Miss Tamsin Cocks
Reading & Phonics Lead EYFS/KS1
Mr Ben Davies
Reading Lead - KS2
At Heamoor School we want pupils to develop a love of reading, a good knowledge of a range of authors and be able to understand more about the world in which they live, through the knowledge they gain from books. We believe that all pupils should have the opportunity to be fluent, confident readers who are able to successfully comprehend and understand a wide range of texts. By the time children leave Heamoor they are competent readers who can recommend books to their peers, have a thirst for reading a range of genres including poetry, and participate in discussions about books, including evaluating an author’s use of language and the impact this can have on the reader.
In EYFS the children are preparing for their reading readiness by being surrounded by vocabulary, ranging from learning to read their names to having every part of the classroom labelled.
We teach Read Write Inc phonics from the first week of their schooling as we see the importance in early reading for their development. When the children have learnt enough sounds and are able to blend some simple CVC words together they will then start taking the first Ditty stage of reading books home.
In Key Stage One children are provided daily taught phonics lessons. These lessons give children the opportunity to learn and practise the phonics that will support them with the building blocks for reading and writing.
In Years 3-6 children experience taught reading sessions, three times a week through 'Novel Study'. The purpose of these sessions is:
- to expose the children to high quality texts;
- to enable them to reflect upon what they are reading;
- to improve their comprehension skills.
Each class will focus on a book/novel each half term and will, therefore, have read six books across the year through these ‘guided’ reading sessions. This means that when your child leaves Heamoor School at the end of Year 6 they will be familiar with thirty high quality books which they have read and understood.
Accelerated Reading is a reading programme which is being used for children in Key Stage 2. This programme enables teachers to easily monitor your child’s progress and ensures that the books that they are reading are appropriate for their level and ability. The AR programme works by following these steps:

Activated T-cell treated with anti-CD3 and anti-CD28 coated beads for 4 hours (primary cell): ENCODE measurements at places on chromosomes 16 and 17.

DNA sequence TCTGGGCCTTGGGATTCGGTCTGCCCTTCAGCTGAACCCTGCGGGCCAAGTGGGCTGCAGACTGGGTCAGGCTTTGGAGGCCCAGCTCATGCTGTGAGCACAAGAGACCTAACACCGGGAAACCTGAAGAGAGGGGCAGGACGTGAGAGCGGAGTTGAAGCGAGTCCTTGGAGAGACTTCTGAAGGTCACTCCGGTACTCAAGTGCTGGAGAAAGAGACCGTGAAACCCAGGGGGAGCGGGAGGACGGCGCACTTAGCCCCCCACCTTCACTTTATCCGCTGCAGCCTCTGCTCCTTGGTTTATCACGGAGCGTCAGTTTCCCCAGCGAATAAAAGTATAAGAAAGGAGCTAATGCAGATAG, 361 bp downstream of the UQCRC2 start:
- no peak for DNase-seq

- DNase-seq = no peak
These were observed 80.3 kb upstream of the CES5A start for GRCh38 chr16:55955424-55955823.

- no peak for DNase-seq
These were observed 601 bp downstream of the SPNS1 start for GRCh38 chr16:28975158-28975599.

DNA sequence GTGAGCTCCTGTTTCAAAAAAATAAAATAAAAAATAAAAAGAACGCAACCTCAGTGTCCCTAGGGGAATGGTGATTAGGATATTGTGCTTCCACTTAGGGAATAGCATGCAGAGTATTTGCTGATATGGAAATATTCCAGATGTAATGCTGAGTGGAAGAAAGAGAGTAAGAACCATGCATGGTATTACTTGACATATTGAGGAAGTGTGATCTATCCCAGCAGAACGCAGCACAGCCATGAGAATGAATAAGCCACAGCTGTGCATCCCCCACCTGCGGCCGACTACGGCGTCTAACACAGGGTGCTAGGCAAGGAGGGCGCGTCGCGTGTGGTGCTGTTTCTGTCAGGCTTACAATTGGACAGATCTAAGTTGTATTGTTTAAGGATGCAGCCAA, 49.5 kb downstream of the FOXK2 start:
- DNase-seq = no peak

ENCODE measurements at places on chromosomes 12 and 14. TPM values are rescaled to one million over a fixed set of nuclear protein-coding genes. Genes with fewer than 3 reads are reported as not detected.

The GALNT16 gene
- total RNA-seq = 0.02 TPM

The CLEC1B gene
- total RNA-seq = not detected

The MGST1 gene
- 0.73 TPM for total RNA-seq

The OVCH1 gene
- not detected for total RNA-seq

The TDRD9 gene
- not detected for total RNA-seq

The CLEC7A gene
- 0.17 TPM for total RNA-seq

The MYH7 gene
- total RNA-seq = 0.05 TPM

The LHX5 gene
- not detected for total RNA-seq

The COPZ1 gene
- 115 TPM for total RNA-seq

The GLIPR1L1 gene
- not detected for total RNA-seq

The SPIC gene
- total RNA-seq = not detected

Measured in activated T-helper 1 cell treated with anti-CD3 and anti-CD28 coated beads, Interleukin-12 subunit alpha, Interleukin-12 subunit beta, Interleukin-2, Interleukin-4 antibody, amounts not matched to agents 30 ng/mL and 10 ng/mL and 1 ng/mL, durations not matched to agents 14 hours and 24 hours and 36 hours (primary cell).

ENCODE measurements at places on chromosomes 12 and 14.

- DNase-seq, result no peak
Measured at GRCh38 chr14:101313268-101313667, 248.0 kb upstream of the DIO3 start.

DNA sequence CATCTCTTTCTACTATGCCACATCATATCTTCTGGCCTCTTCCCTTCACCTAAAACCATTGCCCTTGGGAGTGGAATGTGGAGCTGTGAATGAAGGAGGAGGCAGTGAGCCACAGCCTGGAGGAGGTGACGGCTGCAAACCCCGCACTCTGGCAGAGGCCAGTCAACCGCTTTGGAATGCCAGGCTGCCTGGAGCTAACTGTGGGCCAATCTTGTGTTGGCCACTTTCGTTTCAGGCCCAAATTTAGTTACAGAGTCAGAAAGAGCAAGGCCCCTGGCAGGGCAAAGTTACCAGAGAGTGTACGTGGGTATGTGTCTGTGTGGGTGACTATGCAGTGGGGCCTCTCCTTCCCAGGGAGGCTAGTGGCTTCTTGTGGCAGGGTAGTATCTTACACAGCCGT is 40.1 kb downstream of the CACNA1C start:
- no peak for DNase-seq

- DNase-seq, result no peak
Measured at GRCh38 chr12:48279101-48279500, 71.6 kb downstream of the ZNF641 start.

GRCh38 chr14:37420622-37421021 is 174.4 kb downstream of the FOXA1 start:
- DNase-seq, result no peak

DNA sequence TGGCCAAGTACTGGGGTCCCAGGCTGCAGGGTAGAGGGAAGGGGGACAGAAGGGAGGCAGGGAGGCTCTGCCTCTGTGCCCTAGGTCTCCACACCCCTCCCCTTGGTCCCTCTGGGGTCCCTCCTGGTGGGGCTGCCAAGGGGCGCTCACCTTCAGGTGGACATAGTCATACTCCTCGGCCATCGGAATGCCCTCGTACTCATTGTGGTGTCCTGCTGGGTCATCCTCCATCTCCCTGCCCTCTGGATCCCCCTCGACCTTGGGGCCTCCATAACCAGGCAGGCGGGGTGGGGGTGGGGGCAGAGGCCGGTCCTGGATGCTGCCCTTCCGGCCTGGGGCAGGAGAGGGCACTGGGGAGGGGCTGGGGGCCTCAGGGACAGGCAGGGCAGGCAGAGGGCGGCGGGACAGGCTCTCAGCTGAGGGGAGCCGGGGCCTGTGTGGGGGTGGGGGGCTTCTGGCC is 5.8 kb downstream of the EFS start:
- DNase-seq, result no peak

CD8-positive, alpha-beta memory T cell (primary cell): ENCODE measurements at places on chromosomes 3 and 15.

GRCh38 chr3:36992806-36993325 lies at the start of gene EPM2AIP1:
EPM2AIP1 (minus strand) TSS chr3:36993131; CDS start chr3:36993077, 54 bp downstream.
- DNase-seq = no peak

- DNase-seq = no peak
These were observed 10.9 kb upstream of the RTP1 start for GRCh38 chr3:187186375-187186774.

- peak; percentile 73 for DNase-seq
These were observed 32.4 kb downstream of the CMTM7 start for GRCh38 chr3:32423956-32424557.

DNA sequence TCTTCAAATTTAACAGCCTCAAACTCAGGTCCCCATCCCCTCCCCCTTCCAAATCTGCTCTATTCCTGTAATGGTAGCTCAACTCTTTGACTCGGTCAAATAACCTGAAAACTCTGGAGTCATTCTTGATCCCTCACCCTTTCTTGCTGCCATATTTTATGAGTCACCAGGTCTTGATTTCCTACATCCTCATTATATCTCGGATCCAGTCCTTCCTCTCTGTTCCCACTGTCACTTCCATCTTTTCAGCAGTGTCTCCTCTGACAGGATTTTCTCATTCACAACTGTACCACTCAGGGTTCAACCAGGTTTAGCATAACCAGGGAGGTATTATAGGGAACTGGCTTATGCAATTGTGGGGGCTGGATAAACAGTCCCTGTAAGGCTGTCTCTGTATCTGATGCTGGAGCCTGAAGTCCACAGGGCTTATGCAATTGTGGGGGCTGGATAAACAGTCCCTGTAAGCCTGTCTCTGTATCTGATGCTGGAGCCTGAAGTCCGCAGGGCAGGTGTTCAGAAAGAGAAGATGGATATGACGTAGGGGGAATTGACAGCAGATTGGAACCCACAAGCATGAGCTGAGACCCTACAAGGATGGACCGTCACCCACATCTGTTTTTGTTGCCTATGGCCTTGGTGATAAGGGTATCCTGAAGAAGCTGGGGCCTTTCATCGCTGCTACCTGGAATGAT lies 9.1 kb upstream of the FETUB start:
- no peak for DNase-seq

- Your child chooses a book and reads it at their own pace.
- When the book has been read, they search for a quiz on the AR website.
- The quiz is taken in school.
- They choose a new book to read.
The children will, periodically, take ‘STAR tests’ in school to determine their AR reading level. The reading level they receive will determine which book level (BL) they read. (levels are colour coded).
There will be dedicated AR sessions in school, four times a week, for twenty-five minutes. During this time, your child will either be reading independently or taking a book quiz.
Our reward system used within the AR scheme is based upon ‘word counts.’ The AR computer programme calculates the number of words a child reads after each book is read and a quiz has been taken. The children will receive certificates when they reach reading ‘milestones’ and each class will hold a word count competition each half term. Whoever is leading the word count in each class at the end of each half term will receive a book of their choice.
The children in Key Stage 1 will follow our ‘Reading Karate’ scheme. The scheme works as follows:
- Parents record what their child has read in their reading diary which will then be checked at school and counted.